The year was 1972.
The news was full of reports from the Munich Olympic Games, and the growing Watergate scandal in America which would cause the first ever resignation of a US President. Closer to home, the miners’ strikes were in full swing, and Ted Heath was in the middle of his only term as British Prime Minister.
Less column inches, however, were dedicated to Brian Pomfret’s start at a brand new care home in Manchester called Heathlands Village.
“As a teen, I’d played football on the lawns among the ruins of what had been the stately home on these grounds,” Brian reminisces.
“The owner of that original property – a man called Dimitri – I never met, but I had heard from others that every Christmas he would go around Rainsough and give money to all the homeless children.
“By the time I was playing football on the grass, he had long since died and the place was really just a mess. Where the big storage containers now stand in our car park were the remains of some old horse stables.”
The start of what would turn into a lifetime of service began for Brian with a familial recommendation.
“My sister was working at Heathlands already – she started pretty much the day the doors opened. She was a waitress in the home and suggested I come along. I had long hair in those days and it put some people off offering me a job – so I took the opportunity!
“The matron – Matron Oddy – interview me by her office, where our atrium is today. She offered me the job on the spot, and I started the very next day.
“I began as a porter and cleaner – there was only me and one other man doing all the work. He told me he was an Oxford graduate…and do you know, I always took him at his word!”
As a constant presence for five decades, Brian has witnessed some astonishing changes to the organisation he loves, yet there have been some continual threads throughout.
“It was always a busy, bustling place – even back then,” he recalls.
“Back when I started, the whole building hadn’t even been opened yet. It was another few months before each wing was operational, but once it was there was no looking back.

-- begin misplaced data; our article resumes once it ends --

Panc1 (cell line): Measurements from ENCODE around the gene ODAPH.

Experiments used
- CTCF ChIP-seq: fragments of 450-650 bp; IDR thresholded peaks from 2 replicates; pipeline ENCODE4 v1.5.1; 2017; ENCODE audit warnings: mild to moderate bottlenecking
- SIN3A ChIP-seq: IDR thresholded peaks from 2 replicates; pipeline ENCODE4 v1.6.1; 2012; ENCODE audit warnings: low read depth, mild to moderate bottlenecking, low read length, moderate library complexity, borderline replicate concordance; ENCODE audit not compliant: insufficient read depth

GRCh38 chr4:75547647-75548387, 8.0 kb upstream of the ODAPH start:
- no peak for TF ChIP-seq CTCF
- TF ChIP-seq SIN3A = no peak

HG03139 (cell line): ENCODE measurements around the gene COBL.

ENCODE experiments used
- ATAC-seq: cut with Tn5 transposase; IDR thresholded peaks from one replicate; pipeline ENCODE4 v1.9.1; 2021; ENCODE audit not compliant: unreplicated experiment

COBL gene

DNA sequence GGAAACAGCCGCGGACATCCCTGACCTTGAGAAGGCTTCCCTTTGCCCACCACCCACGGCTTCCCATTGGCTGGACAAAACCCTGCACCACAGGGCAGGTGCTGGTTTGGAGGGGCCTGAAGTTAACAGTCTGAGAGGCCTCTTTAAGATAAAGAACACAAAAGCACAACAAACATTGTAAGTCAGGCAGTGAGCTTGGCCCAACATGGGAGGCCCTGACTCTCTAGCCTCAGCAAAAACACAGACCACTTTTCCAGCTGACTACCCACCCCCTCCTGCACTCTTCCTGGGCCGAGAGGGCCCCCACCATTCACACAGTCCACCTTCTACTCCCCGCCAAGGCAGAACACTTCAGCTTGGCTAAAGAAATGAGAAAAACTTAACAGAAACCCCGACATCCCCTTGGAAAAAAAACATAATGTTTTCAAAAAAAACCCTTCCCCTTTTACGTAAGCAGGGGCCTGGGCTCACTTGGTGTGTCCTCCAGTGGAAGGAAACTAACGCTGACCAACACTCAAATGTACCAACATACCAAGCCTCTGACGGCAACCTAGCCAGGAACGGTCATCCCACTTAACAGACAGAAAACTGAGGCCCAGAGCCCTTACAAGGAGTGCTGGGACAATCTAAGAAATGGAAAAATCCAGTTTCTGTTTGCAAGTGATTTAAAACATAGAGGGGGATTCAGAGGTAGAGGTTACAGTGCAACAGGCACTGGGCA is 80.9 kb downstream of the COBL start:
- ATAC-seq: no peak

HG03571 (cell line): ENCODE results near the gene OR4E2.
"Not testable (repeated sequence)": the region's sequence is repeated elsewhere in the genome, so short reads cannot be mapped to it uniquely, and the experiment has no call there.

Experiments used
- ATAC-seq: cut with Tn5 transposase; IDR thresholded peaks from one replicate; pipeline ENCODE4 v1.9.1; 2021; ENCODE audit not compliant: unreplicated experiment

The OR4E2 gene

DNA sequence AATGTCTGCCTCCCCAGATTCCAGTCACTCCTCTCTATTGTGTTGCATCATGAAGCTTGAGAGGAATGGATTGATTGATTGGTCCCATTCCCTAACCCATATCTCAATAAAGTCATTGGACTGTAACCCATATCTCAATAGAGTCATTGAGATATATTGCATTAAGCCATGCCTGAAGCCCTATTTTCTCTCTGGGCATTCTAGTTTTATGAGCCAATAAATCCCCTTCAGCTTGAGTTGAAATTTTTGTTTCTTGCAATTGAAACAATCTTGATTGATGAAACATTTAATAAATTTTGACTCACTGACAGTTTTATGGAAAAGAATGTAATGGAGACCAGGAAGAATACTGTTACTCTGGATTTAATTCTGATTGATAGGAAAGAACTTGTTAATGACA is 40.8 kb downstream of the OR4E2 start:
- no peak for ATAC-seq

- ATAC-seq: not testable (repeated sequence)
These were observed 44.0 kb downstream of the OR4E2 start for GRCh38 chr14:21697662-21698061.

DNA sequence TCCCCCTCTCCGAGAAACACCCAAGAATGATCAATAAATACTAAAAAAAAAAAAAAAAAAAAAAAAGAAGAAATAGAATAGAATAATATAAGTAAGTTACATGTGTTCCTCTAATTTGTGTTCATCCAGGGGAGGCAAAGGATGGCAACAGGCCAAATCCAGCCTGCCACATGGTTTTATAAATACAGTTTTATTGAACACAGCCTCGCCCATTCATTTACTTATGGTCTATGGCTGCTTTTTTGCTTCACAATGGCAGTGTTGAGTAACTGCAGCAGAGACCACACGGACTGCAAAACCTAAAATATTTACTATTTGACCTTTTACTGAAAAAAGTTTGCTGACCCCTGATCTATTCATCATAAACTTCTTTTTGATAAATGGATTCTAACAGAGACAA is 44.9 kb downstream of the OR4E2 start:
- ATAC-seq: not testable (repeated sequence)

“Heathlands has always offered amazing care – even if it was a bit different in those days. Wolfson and Unit 2 were laid out like hospital wards with beds down the sides; people seemed to move into care homes much earlier then – there were more new faces frequently, but they weren’t with us as long.
“The organisation has grown and got stronger as the years have gone on – we’ve moved with the times and evolved.”
From Royal visits to personal meetings that had a huge lasting impact, Heathlands has provided a backdrop to Brian’s entire adult life.
“When Prince Phillip visited in ’72, it was all hands to the pump. We seemed to be working 24/7 to get the place ready, and everyone was at action stations.
“Beyond the many residents and colleagues I have known, I even met my wife here! We were introduced while she was working here and we were married in 1996.
“Some of my colleagues have been part of my life for what feels like forever – a number have been here for well over 25 years, some more than 30. You get so used to seeing the same faces daily – it’s hard to imagine them not being there. I’ll miss them very much, and the daily routine of being part of it all.”
Trying to sum up a career now in its 50th year, Brian gives it a go:
“Heathlands provided me with a good livelihood and a roof over my head. I had always wanted to travel America – that was my dream – and between 1972 and 1996 I did that ten times – all thanks to my job at Heathlands.”
The memories of a life spent dedicated to his work keep on flooding back:
“Leslie Kay, a former Chairman and Board Member of Heathlands Village and The Fed, once told me that ‘if not for you, we would have struggled to get Eventhall House open’ – I took that to be a huge compliment.
“I suppose our worst ever moment was the terrible laundry fire we had in the 90s. I was woken up in the middle of the night by a phone call, and when I got to Heathlands the entire unit had been gutted. It was a disaster. Thank god no one was hurt – the quick thinking of the night security guard saved the day.
“We had an arrangement with Crumpsall Hospital to send them our laundry in our vans, and we had washing machines and dryers dotted around site to keep things going. We even had washing lines strung all the way around the back as well – the weather was good to us and we hung it all out.
“It took more than a year for everything to be fully restored, but in true Heathlands fashion we came back even stronger.”
From a youngster playing football on the lawn, to one of the first ever members of staff, right through to a husband, long-time Heathlands servant and quite possibly now the longest-ever serving member of staff, Brian is well placed to pass comment on his 49 years with the organisation.
“It’s given me a good life, and everything I could ask for,” he says. “If not for my hip which has started giving me grief, I would have loved to have got to the big 50 mark next year.”
I’m sure every one of us will forgive him.
“You’ve got to work somewhere,” Brian says, philosophically.
“Why not work somewhere that makes you happy?”